Rules, Boundaries and Limitations


Mention the name Cesar Millan and practically everyone will say, "oh yeah, he's the dog whisperer." In the height of Cesar's television days, I watched each of his shows with rapt attention, trying to figure out how to curb the minor but irritating issues our rescued Labrador exhibited. His message was super clear; the issue did not lie with the pet but rather with its owner.

My favorite saying by Cesar was that all animals need to have rules, boundaries and limitations. Humans are no exception. I think it's funny to note that setting clear rules and limitations by humans, whether for their human children or pets, are often felt to be in direct contrast to love. Disobedient children, just like disobedient dogs lack rules, boundaries and limitation. Parents need to understand the cause of the chaos in their homes, and regain control of their unruly children by losing the thought that they are hurting them by doing so. Rules and boundaries actually equal love and are perceived by children and animals as such. And to be clear, setting rules, boundaries and limitations does not mean that you will limit or stunt their creative sides either. It simply means they must learn to operate inside an acceptable set of rules that guide the family community and the community at large. Any community, city or state without rules and regulations soon experiences chaos.

In essence, parents who do not set rules, boundaries and limitations because they do not want to hurt their children are in fact doing exactly that when they do not set clear and concise rules of behavior for their children to live by.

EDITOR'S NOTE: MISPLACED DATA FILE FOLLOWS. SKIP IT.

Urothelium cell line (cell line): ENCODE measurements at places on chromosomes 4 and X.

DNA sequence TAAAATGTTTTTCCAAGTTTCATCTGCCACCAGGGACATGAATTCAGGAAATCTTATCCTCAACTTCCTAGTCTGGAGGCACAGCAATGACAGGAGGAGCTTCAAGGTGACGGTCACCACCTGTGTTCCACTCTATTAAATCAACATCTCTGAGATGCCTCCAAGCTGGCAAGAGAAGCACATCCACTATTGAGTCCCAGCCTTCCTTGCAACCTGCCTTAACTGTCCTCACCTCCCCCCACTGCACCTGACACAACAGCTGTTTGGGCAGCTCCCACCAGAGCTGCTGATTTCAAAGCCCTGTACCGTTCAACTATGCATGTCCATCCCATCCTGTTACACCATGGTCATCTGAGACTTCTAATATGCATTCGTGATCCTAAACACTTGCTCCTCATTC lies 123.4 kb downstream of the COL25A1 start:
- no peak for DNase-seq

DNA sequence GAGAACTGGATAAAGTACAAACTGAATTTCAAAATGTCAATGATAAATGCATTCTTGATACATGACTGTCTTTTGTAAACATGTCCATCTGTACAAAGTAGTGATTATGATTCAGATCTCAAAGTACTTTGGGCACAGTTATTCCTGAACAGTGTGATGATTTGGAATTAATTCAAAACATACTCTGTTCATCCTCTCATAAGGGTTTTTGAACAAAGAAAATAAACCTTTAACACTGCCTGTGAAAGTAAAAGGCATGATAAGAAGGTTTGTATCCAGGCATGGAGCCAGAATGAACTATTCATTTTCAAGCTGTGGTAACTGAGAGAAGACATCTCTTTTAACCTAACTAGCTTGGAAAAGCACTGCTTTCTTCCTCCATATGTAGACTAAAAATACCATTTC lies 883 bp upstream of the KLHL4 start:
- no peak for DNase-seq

Another quote from Cesar I love is “Discipline isn't about showing a dog who's boss; it's about taking responsibility for a living creature you have brought into your world.” Substitute the word dog with child(ren) and the same statement holds true.

Rules, boundaries and limitations are so important but are no longer being set and implemented into every day child rearing. Parenting is so much more than making sure your children have material things. It is also about setting rules, boundaries and limitations so that the children themselves know where they stand. This also allows the child to find self-order and comfort in knowing what is expected of them. There are always going to be times when rules get broken, but loving redirection can set them quickly back on track.

In my opinion, parents need to parent and stop trying so hard to be their kids' friend. There will be time enough for that when they are adults. You can be friendly with them for sure, but being friendly should not be confused with being their friend. Show the life that you brought into this world that you love them enough to guide them. Give them the opportunity to reach their potential by limiting what can throw them so off balance. Give them a firm foundation. It is easy to do by setting clear rules, boundaries and limitations now.

Ursula Neal

Ursula is a grief coach for mothers who have lost children helping them to move from crappy to happy again. She is also a personal growth strategist helping individuals reach their goals. She may be reached at 602-400-4423 or Facebook Google+

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